Fear and Loathing of the Electoral College (Forbes.com) October 20, 2016Posted by daviddavenport in Op/Eds, Politics.
Consider a couple of seasonal trivia questions: Where in the Constitution is the Electoral College established and where does it meet? The answers are the same: Nowhere. The Constitution speaks of “electors,” but not a college, and the electors meet only in their respective state capitals.
Now a more serious question: Why is there so much fear and loathing of the Electoral College? The origin of the modern backlash against it is pretty clearly the 2000 presidential election when Al Gore defeated George W. Bush by approximately 500,000 popular votes (half a percent difference with over 100 million total votes cast), but lost the electoral vote 271-266 and the election. A huge hue and cry erupted that the election was undemocratic since the people’s choice did not win. It didn’t help matters when another arguably undemocratic institution, the U.S. Supreme Court, weighed in to settle the election outcome.
This result, where the winner of the popular vote lost the presidency in the Electoral College, has occurred two other times, in the elections of 1876 and 1888. In one additional case, John Quincy Adams lost both the popular and electoral votes to Andrew Jackson but, since neither candidate mustered enough electoral votes to win, the election was decided by the House of Representatives in favor of Adams. So this hasn’t happened often but, if people don’t understand or appreciate the purposes of the Electoral College, even once is an undemocratic outrage to them.
Although Trump’s concern about a “rigged election” is apparently not the Electoral College, there is popular sentiment in that direction. Gallup has polled the matter over the decades finding in 1948, for example, that 31% thought it should continue and 56% said it should not. More recently, a 2013 Gallup Poll revealed that 63% of Americans would, if they could, vote for a law to do away with the Electoral College. There have been on the order of 700 amendments proposed over time to reform or do away with it. But since that would require a constitutional amendment, with its high bar of two-thirds of Congress and three-fourths of the state legislatures in favor, there has been no change.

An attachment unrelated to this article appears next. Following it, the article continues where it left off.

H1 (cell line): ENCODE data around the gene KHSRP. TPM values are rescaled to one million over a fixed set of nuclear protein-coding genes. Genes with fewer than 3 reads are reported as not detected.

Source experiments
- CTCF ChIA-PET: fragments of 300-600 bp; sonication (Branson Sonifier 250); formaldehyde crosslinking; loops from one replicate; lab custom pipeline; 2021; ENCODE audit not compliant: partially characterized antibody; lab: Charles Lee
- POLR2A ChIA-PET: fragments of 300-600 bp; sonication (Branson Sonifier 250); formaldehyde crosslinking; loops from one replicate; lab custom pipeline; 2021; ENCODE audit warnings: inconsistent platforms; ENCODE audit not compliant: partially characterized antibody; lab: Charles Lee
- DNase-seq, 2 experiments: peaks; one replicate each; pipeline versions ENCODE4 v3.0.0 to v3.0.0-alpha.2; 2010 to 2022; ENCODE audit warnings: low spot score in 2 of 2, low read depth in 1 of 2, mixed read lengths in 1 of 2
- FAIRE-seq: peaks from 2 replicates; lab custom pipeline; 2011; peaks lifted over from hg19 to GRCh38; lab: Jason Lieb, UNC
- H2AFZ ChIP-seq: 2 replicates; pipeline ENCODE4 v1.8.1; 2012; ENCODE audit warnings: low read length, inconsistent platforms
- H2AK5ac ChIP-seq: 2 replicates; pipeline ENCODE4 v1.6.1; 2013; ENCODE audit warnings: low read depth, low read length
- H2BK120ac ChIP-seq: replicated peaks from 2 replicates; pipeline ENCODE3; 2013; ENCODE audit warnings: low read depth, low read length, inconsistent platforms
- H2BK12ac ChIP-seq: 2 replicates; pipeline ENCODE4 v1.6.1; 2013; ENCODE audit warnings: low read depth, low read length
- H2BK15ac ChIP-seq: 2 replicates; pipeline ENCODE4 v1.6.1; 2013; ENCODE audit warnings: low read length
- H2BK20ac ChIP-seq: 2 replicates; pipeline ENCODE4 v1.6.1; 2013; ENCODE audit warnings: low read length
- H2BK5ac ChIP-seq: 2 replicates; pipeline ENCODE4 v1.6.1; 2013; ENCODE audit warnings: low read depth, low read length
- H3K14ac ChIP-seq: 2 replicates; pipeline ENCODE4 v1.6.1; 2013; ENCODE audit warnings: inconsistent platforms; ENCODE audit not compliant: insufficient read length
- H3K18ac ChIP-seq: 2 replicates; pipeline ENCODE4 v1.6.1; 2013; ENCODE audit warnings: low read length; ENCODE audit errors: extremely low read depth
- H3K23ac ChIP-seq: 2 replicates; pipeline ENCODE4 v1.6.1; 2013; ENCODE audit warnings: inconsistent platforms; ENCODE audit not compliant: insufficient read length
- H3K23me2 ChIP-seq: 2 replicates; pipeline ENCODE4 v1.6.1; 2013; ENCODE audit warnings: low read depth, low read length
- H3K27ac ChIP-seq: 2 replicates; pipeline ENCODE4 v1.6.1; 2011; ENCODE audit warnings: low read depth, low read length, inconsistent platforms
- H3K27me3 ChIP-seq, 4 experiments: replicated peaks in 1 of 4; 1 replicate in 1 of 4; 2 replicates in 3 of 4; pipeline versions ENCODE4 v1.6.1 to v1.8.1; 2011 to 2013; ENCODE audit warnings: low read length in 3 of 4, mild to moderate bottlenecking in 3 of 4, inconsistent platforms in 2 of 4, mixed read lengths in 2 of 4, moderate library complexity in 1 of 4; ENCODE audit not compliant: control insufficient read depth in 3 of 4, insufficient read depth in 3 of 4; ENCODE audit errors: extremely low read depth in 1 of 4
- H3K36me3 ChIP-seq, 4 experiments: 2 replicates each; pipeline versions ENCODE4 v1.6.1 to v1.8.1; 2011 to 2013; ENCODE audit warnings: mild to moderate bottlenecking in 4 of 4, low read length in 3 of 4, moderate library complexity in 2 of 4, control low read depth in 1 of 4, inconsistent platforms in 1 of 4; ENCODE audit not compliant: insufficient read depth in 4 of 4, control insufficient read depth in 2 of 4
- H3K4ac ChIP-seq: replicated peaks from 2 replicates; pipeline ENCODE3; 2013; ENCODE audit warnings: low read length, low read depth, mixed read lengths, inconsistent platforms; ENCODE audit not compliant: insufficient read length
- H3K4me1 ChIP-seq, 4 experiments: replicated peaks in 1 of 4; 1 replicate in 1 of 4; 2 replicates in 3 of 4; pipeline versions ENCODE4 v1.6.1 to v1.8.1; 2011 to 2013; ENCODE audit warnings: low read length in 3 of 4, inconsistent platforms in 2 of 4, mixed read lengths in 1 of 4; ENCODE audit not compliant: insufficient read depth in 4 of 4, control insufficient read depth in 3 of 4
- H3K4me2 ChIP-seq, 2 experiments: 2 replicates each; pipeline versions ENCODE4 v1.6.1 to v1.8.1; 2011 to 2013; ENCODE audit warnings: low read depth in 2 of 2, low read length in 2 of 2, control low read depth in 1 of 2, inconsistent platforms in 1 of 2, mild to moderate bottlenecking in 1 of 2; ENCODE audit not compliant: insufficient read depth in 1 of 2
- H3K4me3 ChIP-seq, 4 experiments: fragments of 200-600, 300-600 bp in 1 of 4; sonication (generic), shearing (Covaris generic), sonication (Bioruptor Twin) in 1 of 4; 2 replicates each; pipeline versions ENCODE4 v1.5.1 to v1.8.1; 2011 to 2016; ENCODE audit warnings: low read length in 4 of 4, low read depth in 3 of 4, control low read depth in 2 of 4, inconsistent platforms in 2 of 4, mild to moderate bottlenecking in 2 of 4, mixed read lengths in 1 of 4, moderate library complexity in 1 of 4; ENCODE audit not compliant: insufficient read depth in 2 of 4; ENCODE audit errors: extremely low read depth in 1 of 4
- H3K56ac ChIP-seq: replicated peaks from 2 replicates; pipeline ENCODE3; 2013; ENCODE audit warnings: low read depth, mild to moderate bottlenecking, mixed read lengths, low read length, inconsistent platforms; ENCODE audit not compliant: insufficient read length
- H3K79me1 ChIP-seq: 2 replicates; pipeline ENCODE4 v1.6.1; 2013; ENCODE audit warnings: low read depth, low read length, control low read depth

The most recent effort to do away with the elector system is the clever end-run proposed by the so-called National Popular Vote Bill. When passed in a sufficient number of states to total 270 electoral votes, this bill would require their electors to vote for the winner of the national popular vote, not the winner of their state vote. Besides the unseemly circumvention of the Constitution, it seems undemocratic that a vote for candidate X in California turns out to count for candidate Y instead if Y wins the national popular vote, even though not the California vote. Talk about your vote not counting, a common complaint about the current system.
What all this fear and loathing misses is that there is both a strong historic case and also a modern one for the Electoral College. At the Constitutional Convention, at least four ways to elect the President were on the table: election by Congress, by the state governors, by the state legislatures and a direct vote of the people. The founders chose a hybrid system, giving both the states and the people a role in electing a president and, with their other checks and balances, helping protect the republic. The latter term is important since the founders were clear they were not establishing a democracy, which they considered dangerous. Many Republicans now wish they had a similar hybrid system at their convention, with more super-delegates to block Donald Trump.
Today, without the Electoral College and its state-based voting, we would be looking at national recounts—not just Florida in 2000—with results delayed for weeks, perhaps even beyond Inauguration Day. And instead of flying around the country in the campaign seeking electoral votes in a variety of battleground states, candidates would concentrate their efforts in the big population centers such as New York or Los Angeles. Neither outcome seems preferable to the present system.
If you want electoral reform, a better way to go about it would be for states to decide not to award their electoral votes on a winner-takes-all basis. Two smaller states, Nebraska and Maine, have done this with, so far, little effect, but it could be a better way of allowing people’s votes to count.
Otherwise, don’t close the Electoral College. It was and is a valuable part of the republic.
To read the column at Forbes.com: http://www.forbes.com/sites/daviddavenport/2016/10/20/fear-and-loathing-of-the-electoral-college/#443d45a66d54